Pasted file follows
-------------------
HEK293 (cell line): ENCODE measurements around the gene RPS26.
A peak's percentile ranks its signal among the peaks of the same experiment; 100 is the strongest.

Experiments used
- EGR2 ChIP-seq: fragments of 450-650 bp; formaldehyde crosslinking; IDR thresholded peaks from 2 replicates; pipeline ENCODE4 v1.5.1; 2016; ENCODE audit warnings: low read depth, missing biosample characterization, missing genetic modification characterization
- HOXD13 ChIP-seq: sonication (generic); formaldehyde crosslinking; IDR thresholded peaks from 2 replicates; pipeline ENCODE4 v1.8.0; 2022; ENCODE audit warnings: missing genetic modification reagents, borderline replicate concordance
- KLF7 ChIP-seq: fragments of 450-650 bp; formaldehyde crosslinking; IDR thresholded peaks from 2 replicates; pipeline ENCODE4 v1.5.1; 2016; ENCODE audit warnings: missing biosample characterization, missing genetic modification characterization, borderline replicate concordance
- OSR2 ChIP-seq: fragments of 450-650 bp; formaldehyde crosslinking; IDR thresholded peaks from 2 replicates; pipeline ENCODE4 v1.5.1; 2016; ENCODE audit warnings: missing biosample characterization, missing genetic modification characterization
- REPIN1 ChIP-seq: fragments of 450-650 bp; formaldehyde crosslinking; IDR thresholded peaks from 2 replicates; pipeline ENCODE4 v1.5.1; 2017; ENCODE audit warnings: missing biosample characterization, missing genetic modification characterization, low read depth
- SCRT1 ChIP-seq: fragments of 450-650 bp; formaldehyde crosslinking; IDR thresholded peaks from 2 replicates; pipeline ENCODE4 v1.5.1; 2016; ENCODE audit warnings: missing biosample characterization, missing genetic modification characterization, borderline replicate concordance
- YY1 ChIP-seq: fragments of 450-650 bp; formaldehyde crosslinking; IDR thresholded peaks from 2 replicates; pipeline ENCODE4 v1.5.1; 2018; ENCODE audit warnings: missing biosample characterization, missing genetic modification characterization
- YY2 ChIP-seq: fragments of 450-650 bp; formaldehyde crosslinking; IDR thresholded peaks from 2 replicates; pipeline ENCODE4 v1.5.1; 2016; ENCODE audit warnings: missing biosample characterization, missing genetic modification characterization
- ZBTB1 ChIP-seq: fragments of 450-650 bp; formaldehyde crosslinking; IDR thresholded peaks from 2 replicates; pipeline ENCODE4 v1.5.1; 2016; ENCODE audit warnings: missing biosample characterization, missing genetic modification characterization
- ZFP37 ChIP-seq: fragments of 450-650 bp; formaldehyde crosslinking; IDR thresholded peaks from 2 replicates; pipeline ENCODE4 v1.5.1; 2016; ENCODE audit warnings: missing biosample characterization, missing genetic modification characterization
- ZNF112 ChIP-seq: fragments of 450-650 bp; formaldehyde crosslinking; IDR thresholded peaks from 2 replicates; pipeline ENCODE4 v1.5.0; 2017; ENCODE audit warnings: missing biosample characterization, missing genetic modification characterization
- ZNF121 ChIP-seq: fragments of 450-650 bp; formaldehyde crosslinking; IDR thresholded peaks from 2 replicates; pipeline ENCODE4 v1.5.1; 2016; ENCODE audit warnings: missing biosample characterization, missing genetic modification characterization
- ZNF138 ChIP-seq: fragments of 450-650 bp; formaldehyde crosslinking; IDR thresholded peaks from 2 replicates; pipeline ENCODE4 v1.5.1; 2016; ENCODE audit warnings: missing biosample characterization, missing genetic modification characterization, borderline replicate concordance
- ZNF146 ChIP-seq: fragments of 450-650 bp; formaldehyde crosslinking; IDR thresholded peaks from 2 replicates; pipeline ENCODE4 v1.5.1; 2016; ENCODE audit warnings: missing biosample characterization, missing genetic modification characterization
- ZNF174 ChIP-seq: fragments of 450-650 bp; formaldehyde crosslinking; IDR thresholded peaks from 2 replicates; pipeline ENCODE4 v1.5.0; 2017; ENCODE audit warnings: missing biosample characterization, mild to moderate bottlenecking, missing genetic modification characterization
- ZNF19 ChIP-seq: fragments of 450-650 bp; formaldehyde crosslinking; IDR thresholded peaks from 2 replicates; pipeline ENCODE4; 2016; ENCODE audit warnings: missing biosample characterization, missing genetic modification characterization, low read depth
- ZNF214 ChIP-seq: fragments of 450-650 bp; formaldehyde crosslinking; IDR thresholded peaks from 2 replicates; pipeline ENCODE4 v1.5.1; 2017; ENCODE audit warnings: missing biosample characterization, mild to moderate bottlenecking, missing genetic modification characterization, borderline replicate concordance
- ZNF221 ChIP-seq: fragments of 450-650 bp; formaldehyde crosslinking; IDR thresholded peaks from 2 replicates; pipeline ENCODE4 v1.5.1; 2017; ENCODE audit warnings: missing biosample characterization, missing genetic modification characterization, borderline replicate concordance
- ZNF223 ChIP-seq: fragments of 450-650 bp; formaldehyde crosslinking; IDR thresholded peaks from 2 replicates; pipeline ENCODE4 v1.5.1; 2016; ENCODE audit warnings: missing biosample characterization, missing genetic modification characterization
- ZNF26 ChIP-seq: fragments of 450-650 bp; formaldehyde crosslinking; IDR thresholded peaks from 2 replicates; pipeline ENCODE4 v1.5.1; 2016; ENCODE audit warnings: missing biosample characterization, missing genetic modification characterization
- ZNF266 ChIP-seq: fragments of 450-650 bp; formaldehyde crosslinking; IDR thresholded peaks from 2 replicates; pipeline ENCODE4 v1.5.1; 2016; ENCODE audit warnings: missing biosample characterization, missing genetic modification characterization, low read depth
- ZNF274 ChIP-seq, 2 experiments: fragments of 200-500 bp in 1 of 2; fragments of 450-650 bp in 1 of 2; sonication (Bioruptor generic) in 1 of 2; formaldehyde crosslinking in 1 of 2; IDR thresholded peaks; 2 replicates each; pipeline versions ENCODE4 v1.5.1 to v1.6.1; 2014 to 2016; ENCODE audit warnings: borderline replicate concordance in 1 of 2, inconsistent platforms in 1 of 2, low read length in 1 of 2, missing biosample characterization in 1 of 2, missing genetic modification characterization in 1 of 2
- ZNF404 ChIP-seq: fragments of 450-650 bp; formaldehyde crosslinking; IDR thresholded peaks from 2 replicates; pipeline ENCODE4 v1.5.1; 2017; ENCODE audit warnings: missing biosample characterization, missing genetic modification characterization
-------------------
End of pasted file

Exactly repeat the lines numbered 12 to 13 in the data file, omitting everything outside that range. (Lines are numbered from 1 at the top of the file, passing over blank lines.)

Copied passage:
- ZBTB1 ChIP-seq: fragments of 450-650 bp; formaldehyde crosslinking; IDR thresholded peaks from 2 replicates; pipeline ENCODE4 v1.5.1; 2016; ENCODE audit warnings: missing biosample characterization, missing genetic modification characterization
- ZFP37 ChIP-seq: fragments of 450-650 bp; formaldehyde crosslinking; IDR thresholded peaks from 2 replicates; pipeline ENCODE4 v1.5.1; 2016; ENCODE audit warnings: missing biosample characterization, missing genetic modification characterization